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Have Insiders Been Buying Citizens Financial Group, Inc. (NYSE:CFG) Shares?

Simply Wall St
·4 mins read

We've lost count of how many times insiders have accumulated shares in a company that goes on to improve markedly. Unfortunately, there are also plenty of examples of share prices declining precipitously after insiders have sold shares. So we'll take a look at whether insiders have been buying or selling shares in Citizens Financial Group, Inc. (NYSE:CFG).

Do Insider Transactions Matter?

Most investors know that it is quite permissible for company leaders, such as directors of the board, to buy and sell stock in the company. However, rules govern insider transactions, and certain disclosures are required.

Insider transactions are not the most important thing when it comes to long-term investing. But equally, we would consider it foolish to ignore insider transactions altogether. For example, a Columbia University study found that 'insiders are more likely to engage in open market purchases of their own company’s stock when the firm is about to reveal new agreements with customers and suppliers'.

See our latest analysis for Citizens Financial Group

Citizens Financial Group Insider Transactions Over The Last Year

Over the last year, we can see that the biggest insider purchase was by Independent Director Charles Koch for US$488k worth of shares, at about US$19.76 per share. Although we like to see insider buying, we note that this large purchase was at significantly below the recent price of US$26.69. Because it occurred at a lower valuation, it doesn't tell us much about whether insiders might find today's price attractive.

Over the last year, we can see that insiders have bought 46.17k shares worth US$1.0m. On the other hand they divested 4.50k shares, for US$100k. In total, Citizens Financial Group insiders bought more than they sold over the last year. They paid about US$21.87 on average. These transactions show that insiders have confidence to invest their own money in the stock, albeit at slightly below the recent price. The chart below shows insider transactions (by companies and individuals) over the last year. If you click on the chart, you can see all the individual transactions, including the share price, individual, and the date!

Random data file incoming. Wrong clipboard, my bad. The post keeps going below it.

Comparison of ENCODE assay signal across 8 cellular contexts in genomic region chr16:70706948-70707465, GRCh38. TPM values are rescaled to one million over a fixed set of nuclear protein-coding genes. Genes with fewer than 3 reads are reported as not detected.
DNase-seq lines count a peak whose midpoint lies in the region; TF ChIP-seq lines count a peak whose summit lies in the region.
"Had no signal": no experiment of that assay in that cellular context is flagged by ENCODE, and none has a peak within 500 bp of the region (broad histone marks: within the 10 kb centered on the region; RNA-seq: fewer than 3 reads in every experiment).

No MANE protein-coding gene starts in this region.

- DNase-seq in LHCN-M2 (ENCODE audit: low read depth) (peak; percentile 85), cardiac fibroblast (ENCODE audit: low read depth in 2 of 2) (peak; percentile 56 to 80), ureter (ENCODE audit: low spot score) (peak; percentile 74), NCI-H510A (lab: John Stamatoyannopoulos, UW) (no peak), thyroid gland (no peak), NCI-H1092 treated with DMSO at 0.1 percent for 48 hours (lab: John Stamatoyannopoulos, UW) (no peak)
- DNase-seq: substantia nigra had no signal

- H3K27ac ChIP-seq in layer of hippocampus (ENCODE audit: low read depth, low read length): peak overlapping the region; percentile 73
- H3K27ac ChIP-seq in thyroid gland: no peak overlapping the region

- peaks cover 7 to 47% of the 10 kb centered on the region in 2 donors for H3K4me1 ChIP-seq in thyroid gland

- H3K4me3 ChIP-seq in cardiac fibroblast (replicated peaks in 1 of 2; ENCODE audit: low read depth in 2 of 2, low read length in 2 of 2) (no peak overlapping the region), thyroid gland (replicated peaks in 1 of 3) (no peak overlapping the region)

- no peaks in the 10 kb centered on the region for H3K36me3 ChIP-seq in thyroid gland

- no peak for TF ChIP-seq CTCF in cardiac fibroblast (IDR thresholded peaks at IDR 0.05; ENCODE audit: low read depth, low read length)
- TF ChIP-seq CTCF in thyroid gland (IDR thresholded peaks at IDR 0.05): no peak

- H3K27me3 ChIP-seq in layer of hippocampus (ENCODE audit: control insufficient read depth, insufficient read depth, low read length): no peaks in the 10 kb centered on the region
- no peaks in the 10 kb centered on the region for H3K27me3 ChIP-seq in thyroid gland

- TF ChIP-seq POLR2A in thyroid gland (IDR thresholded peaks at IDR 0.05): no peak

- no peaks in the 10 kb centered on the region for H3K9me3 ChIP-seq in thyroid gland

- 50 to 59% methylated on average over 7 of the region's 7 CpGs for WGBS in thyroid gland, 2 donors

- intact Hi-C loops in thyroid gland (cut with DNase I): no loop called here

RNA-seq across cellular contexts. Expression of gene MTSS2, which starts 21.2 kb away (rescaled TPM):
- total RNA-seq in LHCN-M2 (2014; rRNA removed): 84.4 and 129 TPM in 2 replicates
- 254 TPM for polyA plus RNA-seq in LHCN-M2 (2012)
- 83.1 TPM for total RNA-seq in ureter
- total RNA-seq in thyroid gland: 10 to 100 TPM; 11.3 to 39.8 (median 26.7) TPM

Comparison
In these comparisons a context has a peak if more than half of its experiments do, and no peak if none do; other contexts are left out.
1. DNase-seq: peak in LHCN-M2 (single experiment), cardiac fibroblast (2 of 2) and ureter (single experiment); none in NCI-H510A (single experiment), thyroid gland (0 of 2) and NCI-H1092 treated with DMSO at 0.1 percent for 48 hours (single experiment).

insider-trading-volume
insider-trading-volume

There are plenty of other companies that have insiders buying up shares. You probably do not want to miss this free list of growing companies that insiders are buying.

Does Citizens Financial Group Boast High Insider Ownership?

Another way to test the alignment between the leaders of a company and other shareholders is to look at how many shares they own. Usually, the higher the insider ownership, the more likely it is that insiders will be incentivised to build the company for the long term. Insiders own 0.5% of Citizens Financial Group shares, worth about US$55m. This level of insider ownership is good but just short of being particularly stand-out. It certainly does suggest a reasonable degree of alignment.

What Might The Insider Transactions At Citizens Financial Group Tell Us?

There haven't been any insider transactions in the last three months -- that doesn't mean much. However, our analysis of transactions over the last year is heartening. Insiders do have a stake in Citizens Financial Group and their transactions don't cause us concern. While we like knowing what's going on with the insider's ownership and transactions, we make sure to also consider what risks are facing a stock before making any investment decision. In terms of investment risks, we've identified 1 warning sign with Citizens Financial Group and understanding it should be part of your investment process.

If you would prefer to check out another company -- one with potentially superior financials -- then do not miss this free list of interesting companies, that have HIGH return on equity and low debt.

For the purposes of this article, insiders are those individuals who report their transactions to the relevant regulatory body. We currently account for open market transactions and private dispositions, but not derivative transactions.

This article by Simply Wall St is general in nature. It does not constitute a recommendation to buy or sell any stock, and does not take account of your objectives, or your financial situation. We aim to bring you long-term focused analysis driven by fundamental data. Note that our analysis may not factor in the latest price-sensitive company announcements or qualitative material. Simply Wall St has no position in any stocks mentioned.

Have feedback on this article? Concerned about the content? Get in touch with us directly. Alternatively, email editorial-team@simplywallst.com.